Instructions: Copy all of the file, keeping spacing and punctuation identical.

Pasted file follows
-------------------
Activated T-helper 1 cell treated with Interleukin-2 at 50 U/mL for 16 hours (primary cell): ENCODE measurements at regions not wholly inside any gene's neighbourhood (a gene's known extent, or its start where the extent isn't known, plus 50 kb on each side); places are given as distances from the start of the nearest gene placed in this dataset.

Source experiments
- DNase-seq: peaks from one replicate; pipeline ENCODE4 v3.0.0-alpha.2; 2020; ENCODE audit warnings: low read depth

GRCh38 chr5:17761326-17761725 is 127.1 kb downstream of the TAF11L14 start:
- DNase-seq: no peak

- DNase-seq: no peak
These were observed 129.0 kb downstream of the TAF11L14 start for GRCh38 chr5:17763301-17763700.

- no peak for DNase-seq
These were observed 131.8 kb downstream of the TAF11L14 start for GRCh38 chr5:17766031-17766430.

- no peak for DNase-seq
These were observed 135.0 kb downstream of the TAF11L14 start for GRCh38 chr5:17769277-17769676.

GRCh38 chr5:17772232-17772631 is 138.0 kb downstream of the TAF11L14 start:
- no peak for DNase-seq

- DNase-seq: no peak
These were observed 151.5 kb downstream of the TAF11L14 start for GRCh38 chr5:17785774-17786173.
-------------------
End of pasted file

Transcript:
Activated T-helper 1 cell treated with Interleukin-2 at 50 U/mL for 16 hours (primary cell): ENCODE measurements at regions not wholly inside any gene's neighbourhood (a gene's known extent, or its start where the extent isn't known, plus 50 kb on each side); places are given as distances from the start of the nearest gene placed in this dataset.

Source experiments
- DNase-seq: peaks from one replicate; pipeline ENCODE4 v3.0.0-alpha.2; 2020; ENCODE audit warnings: low read depth

GRCh38 chr5:17761326-17761725 is 127.1 kb downstream of the TAF11L14 start:
- DNase-seq: no peak

- DNase-seq: no peak
These were observed 129.0 kb downstream of the TAF11L14 start for GRCh38 chr5:17763301-17763700.

- no peak for DNase-seq
These were observed 131.8 kb downstream of the TAF11L14 start for GRCh38 chr5:17766031-17766430.

- no peak for DNase-seq
These were observed 135.0 kb downstream of the TAF11L14 start for GRCh38 chr5:17769277-17769676.

GRCh38 chr5:17772232-17772631 is 138.0 kb downstream of the TAF11L14 start:
- no peak for DNase-seq

- DNase-seq: no peak
These were observed 151.5 kb downstream of the TAF11L14 start for GRCh38 chr5:17785774-17786173.